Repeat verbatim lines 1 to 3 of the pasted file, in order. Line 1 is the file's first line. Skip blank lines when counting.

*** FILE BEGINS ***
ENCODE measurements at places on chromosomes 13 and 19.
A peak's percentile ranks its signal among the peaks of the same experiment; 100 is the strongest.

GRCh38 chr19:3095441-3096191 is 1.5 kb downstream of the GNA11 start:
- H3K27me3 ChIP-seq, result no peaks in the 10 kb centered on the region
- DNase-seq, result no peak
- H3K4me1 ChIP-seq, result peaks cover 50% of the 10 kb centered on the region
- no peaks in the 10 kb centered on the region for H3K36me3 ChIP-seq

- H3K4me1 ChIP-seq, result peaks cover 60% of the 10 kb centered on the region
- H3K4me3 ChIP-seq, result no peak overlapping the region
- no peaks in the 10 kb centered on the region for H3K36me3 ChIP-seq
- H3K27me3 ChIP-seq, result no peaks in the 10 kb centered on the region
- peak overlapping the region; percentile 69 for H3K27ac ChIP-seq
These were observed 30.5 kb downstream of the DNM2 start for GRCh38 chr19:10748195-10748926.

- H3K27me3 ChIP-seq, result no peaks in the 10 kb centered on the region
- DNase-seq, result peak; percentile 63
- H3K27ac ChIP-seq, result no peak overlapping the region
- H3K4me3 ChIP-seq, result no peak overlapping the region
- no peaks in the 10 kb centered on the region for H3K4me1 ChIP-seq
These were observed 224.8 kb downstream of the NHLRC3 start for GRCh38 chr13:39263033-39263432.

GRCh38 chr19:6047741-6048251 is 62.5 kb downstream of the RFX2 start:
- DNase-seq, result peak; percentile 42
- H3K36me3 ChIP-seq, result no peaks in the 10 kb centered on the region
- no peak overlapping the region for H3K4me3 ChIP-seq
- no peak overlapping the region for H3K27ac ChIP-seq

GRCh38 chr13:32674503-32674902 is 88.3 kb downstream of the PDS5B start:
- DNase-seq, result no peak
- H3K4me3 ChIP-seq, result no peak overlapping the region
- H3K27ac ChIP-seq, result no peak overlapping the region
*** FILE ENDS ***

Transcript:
ENCODE measurements at places on chromosomes 13 and 19.
A peak's percentile ranks its signal among the peaks of the same experiment; 100 is the strongest.

GRCh38 chr19:3095441-3096191 is 1.5 kb downstream of the GNA11 start: